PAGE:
6. In a lot of ways, we are doing the same things we would do even if work wasn’t in the way. I have a job with great leave benefits and I earn a lot of “Travel Compensation” hours whenever the days I travel on extend past eight hours. Therefore, I use a lot of that time to travel – enjoying a long weekend in San Diego next month – and enjoy days off in the middle of week here at home. On such days the wife and I always find things to do: golfing, going to the gym, local events, etc.

  7. I would trade longer hours or traveling part of the year if I could have 3 months off during the summer as well. If I had 3 months off during the summer I would read more, nap more, and travel.

  8. Wow – 4 boys. My brother and I are only two years apart and we were a handful for my parents! 🙂

    I think you have done an excellent job creating fun activities and teachable moments for your kids. Having that land and projects, will provide some nice skills for your boys later in their life.

    Good luck on your financial independence journey.

  9. Holy camoly, I have a hard time wrapping my head around your being 29 with a 12 year old, and being a grandpa at 45. Though really, I have more than one high school friend with grandchildren … and I’m 45.

    On the other hand, I am 45 with a 3 year old, and I have OTHER high school friends with babies, and one who is pregnant. Craziness! I thought being pregnant at 42 was bad, 44 or 45? Yikes.

    I love reading about your summers. Work DEFINITELY gets in my way in the summers. I’d love a “summer camp” for adults. I have many friends with summers off – teachers, contractors, whatever, and I’m a little jealous. My summer is more of the same, juggling daycare and summer camps.

    I was musing late last week about what I’d be doing if I had summers off.
    #1: lots of beach time, hikes, etc.
    #2: bubbles and drawing on the back patio. We also have super soakers, which the boys love (mine are 9 and 3), but we are in a terrible drought here in CA. So I limit their use. My poor 9 year old asked “What if I used the toddler’s bathwater?” Um, no.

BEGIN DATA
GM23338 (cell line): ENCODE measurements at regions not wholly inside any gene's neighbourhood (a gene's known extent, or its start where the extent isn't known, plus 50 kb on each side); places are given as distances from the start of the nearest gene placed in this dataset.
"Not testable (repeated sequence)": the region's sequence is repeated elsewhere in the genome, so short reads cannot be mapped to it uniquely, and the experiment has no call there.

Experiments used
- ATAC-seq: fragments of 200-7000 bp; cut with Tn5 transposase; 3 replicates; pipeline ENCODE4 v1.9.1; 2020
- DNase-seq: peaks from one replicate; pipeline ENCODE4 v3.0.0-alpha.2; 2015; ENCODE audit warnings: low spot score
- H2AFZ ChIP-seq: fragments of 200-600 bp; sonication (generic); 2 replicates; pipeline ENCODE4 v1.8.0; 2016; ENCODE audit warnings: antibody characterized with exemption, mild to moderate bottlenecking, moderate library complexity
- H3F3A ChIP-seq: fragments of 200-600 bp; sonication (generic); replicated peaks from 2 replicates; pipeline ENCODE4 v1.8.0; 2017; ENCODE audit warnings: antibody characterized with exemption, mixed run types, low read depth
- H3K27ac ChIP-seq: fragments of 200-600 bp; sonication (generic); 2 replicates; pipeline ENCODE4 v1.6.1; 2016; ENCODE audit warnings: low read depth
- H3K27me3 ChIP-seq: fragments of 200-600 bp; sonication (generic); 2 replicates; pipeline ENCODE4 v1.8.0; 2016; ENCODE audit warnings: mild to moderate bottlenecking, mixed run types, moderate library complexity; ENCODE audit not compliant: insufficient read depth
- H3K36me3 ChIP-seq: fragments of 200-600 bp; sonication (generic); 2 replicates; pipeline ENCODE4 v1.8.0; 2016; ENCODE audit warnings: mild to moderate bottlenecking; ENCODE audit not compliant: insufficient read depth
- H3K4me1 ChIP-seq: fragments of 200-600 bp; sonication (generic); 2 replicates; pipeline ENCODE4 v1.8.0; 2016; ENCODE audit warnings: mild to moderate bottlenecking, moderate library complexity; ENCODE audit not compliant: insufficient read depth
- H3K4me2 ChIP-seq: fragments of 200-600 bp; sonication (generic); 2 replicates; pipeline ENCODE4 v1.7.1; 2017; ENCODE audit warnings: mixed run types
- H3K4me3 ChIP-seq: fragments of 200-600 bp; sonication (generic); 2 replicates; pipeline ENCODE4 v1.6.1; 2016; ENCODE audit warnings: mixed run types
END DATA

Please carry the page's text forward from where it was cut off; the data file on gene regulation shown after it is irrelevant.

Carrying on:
#3: trips to see family on the opposite coast. Likely I would try my hand at credit card churning, and go out for a month or more. Spend lots of time on grandpa’s farm (my stepdad), and a shorter amount of time on the other grandpa’s lake.
    #4: summer driving/camping vacations – this is tough due to the age of the younger one, and the older one who gets carsick. But my vacation is SO limited to the school system, that we rarely get to go on actual vacations. Unless it is school holidays.
    #5: crafts! I’m a quilter, and I dabble at knitting and crocheting. I would love to have more time to work on these things. And maybe even garden. And can things like jam and salsa.

    1. The drought in CA is crazy, my Sister lives out there as well, Hopefully you guys get some sustained rains in the coming months.

      One of my bosses always say, “If you want to hear God laugh, tell him your plans.” Having kids early means missing out on some for the partying and misadventures that my friends have been able to do in their 20s, but most of them are just starting to have kids now and I will have time kid free on the back end, in theory.

      My grandpa is 70 and now has kids the same age as my kids. He married a younger woman and they adopted a couple kids. I couldn’t imagine raising kids at that age, but it is possible!

      1. Yep – my friends up the street have 4 grown children and a few grandchildren. And they adopted 2 more children around my kids’ age. They are about 10-15 years older than we are (so, late 50’s) and their kids range from 5 to 35. Totally do-able.

  10. Hey, John. I also live in West MI. We probably live about an hour apart. I just spent a few minutes at your blog, and I just have to say how much I admire you and dig your blog. What you are doing is amazing–both with your income and for your four boys (three of which were not born to you). Your voice is definitely needed in the FI community. So much of it is dominated by people who have very high earnings, and few (if any) children. I hope you keep writing, because I want to keep reading!

  11. John (and RoG),

    Nice post. I spend a fair amount of time myself thinking about ways to achieve financial freedom sooner to have just the sort of freedom you describe in this article.

    It’s amazing what life has to offer when we free ourselves from the daily grind of punching someone else’s clock. To answer the question… I would spend more time playing tennis and running outside this Summer if I was completely free of work concerns. I suppose I do a fair amount of that already as well, though.

    Thanks for the thought-provoking read,
    – Ryan from GRB